• Maxwell J.

May the Devil Take You: Chapter Two (2020) Doubles the Curses, the Demons and the Trauma

Title: May the Devil Take You: Chapter Two

First Wide Release: February 27, 2020 (Theatrical Release)

Director: Timo Tjahjanto

Writer: Timo Tjahjanto

Runtime: 110 Minutes

Starring: Chelsea Islan, Widika Sidmore, Baskara Mahendra

Where to Watch: Check out where to find it here


The sequel to the smash 2018 Indonesian hit, May the Devil Take You: Chapter Two takes place two years after Alfie and Nara survive the demonic terrors of their old family home. This film starts off with a group of masked strangers kidnapping Alfie and Nara and taking them to a remote children’s home in the middle of the forest. Once there, Alfie is enlisted to help a group of orphans who grew up there that are now trying to fight off a similar curse that was placed upon them. Timo Tjahjanto returns to direct this highly anticipated sequel.


A retread with lofty ambitions, May the Devil Takes You: Chapter Two provides cursed thrills and chills.

While entertaining, this sequel does not reach the heights that the original film traversed, and that’s okay! My main concerns in this film come from the setup. It feels really forced and contrived to kidnap Alfie and throw her into almost the exact same situation. It does create some good tension throughout the film but it just seems very outlandish. The addition of the dark magic and witchcraft that is introduced later in the film is, however, welcome. It feels like more of an addition that is both fun and realistic within the universe. That being said, by the time it is introduced the story had dragged a bit and it was in need of a finale.


I’m not the hugest fan of why the events are happening, but I will say that the new characters are worthy of the introduction they receive. We don’t get to know them all too well, but they do stand out as caring and protective of each other, even the most annoying of their group, which does increase their likability tremendously. Alfie remains a kickass character. Her determination, spirit, and genuine desire to do the right thing make her an easy character to root for. Nara does get sidelined in this film, which is unfortunate, but her story does not need much more to it so I understand the decision. She does get a very neat chase scene that solidifies her as one of the easiest kids to cheer on in modern horror.


May the Devil Take You: Chapter Two revels in its imagery which carries the film. Its props and set elicit strong and effective feelings, particularly the blood rituals, the Black Bible, and the basement/bunker. There are also moments of really interesting camerawork done here. My favorites include the Black Bible being dragged across a table from its point of view and an incredibly bleak and foreboding nightmare-esque realm. May the Devil Take You: Chapter Two doesn’t skimp on its setting but it does seem to on its effects work. Some of the effects are a little hokey: some fire scenes and a few ghost shots come to mind. Some, on the other hand, is downright impressive. Noticeably a spider walking scene ranks high in its execution both in technical merit and scares.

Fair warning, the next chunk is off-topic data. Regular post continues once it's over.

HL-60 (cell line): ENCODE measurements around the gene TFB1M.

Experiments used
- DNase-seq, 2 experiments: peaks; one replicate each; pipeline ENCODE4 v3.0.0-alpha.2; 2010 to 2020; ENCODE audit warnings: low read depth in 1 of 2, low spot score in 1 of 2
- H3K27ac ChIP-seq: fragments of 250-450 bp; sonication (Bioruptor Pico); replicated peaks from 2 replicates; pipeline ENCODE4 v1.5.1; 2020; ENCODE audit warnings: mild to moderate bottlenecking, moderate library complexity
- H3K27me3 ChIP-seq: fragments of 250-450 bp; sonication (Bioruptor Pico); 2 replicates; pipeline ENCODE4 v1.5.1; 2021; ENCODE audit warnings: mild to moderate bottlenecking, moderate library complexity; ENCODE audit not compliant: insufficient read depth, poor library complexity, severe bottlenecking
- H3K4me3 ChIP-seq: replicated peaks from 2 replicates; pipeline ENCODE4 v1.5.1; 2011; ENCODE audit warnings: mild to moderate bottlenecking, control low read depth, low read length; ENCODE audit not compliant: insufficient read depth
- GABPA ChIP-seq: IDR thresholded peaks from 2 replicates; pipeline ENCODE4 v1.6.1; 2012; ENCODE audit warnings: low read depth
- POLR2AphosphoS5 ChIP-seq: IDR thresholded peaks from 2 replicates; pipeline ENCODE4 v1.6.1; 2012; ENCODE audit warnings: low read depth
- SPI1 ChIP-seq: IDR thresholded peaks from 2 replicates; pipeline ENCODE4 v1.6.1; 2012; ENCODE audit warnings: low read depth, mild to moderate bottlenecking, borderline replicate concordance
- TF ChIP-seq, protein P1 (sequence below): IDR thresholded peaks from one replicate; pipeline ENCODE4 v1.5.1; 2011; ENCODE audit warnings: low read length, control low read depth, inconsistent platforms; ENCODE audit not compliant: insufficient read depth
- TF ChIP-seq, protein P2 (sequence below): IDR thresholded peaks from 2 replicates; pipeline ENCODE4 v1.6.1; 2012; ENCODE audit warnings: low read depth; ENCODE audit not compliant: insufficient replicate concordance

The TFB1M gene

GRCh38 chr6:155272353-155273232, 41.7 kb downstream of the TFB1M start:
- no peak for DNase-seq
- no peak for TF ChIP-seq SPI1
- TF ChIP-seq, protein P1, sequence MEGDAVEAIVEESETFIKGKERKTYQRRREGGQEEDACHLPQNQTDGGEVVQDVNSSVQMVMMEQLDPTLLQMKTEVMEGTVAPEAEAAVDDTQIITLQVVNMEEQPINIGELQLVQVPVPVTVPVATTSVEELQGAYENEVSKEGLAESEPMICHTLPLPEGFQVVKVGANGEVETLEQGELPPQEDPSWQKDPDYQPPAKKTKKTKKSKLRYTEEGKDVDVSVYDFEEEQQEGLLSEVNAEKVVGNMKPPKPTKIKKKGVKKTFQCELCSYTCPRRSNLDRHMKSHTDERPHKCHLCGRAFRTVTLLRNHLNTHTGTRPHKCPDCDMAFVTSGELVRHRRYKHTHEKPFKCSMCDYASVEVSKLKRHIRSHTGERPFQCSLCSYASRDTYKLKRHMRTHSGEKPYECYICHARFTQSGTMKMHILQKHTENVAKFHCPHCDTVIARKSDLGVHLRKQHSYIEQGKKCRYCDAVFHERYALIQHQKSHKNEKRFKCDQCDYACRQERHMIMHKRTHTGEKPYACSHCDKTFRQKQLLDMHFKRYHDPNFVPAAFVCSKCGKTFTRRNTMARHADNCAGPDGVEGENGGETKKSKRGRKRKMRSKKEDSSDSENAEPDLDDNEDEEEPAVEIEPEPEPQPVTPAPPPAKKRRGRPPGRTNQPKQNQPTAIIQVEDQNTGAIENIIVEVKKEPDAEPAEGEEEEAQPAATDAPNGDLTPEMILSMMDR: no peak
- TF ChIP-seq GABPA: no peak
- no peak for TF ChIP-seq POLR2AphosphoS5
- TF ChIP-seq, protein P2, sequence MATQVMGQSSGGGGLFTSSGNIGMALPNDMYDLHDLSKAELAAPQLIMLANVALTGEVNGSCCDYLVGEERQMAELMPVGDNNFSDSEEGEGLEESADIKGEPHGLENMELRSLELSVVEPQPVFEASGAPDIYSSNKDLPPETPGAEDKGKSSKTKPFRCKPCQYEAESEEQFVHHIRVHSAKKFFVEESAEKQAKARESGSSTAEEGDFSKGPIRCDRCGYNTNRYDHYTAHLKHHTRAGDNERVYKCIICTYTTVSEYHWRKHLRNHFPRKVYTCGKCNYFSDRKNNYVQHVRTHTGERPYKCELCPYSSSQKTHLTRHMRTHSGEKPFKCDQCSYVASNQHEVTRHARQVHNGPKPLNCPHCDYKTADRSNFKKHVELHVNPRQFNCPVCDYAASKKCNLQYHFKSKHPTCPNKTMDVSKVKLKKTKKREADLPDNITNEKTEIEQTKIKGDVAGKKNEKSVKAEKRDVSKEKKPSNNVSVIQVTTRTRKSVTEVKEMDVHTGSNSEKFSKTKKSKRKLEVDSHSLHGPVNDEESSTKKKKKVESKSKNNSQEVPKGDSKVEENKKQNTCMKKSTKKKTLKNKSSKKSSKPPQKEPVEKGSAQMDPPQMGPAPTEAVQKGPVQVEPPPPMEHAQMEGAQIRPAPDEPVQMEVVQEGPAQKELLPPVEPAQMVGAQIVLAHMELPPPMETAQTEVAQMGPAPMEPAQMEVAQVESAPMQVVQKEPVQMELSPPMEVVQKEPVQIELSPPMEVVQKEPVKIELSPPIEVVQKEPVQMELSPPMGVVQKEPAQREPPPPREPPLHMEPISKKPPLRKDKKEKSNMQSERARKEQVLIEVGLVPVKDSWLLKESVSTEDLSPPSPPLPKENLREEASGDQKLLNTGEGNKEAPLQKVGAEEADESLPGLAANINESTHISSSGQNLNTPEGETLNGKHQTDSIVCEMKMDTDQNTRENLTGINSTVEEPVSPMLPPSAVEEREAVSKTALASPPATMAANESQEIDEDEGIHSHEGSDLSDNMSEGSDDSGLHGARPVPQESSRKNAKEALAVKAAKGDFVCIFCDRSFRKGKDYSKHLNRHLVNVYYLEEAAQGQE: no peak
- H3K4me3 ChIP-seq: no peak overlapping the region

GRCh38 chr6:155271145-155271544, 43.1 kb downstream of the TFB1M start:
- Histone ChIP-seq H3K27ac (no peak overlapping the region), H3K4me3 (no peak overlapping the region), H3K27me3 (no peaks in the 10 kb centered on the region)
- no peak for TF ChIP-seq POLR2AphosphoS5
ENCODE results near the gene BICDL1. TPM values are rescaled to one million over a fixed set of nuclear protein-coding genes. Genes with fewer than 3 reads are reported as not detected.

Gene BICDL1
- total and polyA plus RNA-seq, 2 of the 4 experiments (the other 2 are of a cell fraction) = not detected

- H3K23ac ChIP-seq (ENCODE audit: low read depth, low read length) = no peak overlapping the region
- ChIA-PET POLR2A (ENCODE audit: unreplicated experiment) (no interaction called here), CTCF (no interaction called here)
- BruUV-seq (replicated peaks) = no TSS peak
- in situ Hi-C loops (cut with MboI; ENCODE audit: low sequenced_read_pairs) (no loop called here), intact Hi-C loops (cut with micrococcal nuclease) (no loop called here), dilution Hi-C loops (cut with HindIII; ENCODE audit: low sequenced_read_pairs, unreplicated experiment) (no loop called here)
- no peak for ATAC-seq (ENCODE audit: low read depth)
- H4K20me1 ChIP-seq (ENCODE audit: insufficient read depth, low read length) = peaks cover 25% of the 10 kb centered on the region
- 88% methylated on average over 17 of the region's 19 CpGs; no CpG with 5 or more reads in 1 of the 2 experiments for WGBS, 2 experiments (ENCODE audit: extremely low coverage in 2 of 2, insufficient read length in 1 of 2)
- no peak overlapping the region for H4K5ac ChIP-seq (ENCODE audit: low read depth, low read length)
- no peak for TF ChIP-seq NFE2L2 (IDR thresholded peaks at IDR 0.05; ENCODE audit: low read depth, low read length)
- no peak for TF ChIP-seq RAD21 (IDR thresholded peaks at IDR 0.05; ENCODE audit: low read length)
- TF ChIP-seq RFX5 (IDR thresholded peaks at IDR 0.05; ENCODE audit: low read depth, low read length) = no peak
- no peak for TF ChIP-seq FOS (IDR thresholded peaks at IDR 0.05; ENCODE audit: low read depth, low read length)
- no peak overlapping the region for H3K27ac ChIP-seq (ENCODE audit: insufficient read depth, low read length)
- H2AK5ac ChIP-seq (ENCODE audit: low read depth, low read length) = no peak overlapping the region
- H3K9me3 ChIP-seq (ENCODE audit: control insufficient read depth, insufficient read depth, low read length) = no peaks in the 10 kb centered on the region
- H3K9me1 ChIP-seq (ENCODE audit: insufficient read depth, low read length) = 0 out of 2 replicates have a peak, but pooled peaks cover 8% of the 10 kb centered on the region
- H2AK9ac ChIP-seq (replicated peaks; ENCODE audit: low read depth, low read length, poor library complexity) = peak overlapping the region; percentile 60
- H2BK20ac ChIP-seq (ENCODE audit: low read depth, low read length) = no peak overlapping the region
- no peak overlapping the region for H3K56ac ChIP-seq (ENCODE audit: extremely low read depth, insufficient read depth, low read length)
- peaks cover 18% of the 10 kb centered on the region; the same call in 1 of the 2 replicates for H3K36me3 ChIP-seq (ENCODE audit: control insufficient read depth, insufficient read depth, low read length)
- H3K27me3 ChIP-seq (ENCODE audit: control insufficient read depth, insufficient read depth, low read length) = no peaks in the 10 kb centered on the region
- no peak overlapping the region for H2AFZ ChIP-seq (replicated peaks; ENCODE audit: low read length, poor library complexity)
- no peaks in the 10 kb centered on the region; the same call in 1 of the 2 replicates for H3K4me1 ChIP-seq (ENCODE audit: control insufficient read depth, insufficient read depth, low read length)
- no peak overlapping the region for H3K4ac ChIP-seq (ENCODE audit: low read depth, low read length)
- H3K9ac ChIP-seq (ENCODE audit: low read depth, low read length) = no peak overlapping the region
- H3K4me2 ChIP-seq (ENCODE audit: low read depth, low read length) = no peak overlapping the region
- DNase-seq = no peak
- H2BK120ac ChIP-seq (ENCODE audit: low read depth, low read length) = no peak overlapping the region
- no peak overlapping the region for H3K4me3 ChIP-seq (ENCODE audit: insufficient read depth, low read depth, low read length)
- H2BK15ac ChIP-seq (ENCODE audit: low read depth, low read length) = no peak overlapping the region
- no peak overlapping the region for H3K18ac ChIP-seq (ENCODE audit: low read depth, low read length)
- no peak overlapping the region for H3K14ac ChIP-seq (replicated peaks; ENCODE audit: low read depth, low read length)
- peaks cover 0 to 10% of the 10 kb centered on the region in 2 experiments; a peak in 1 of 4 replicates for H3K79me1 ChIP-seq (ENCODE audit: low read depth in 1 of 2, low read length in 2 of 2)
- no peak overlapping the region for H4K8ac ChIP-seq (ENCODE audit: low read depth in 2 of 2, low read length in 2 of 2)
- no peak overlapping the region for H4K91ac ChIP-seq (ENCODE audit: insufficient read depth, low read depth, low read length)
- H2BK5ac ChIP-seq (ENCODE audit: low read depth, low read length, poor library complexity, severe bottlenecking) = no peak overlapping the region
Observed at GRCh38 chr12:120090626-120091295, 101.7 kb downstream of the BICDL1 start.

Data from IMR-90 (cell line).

May the Devil Take You: Chapter Two is a dark and comedic tale of possession and supernatural mayhem that many have suggested is Indonesia’s answer to the Evil Dead series. Tjahjanto does great work again, even if it doesn’t meet expectations one might have after watching the first film. My biggest complaint is that the story could be tighter. It feels pretty repetitive at times, but it is still an effective movie. I praise Tjahjanto for taking the film in an interesting direction and not completely reworking the first, although a bit more deviation would be welcome.


It’s clear that familial curses are central to the May the Devil Take You franchise. While the first chose to expand upon how family dynamics can affect family well into adulthood, its sequel delves further into what trauma and abuse can do to those who grew up in that environment. The trauma is prevalent in the orphans returning to their childhood home. I appreciate that each orphan is given their own coping mechanism and it is clear how it affects them while they fight the curse. It gives an added layer of depth to the film and a deeper sadness to the terror of their situation.

It doesn’t stray too far from the path its predecessor began, May the Devil Take You: Chapter Two is an enjoyable and frightening sequel that keeps the spirit of the film alive and well. Fans of the original and anyone interested in the emerging market of fantastic Indonesian horror films should check this film out (after watching the original of course). One doesn’t have to make a deal with the devil to find and enjoy the best in international horror. They just need an account at Shudder.


Overall Score? 6.5/10

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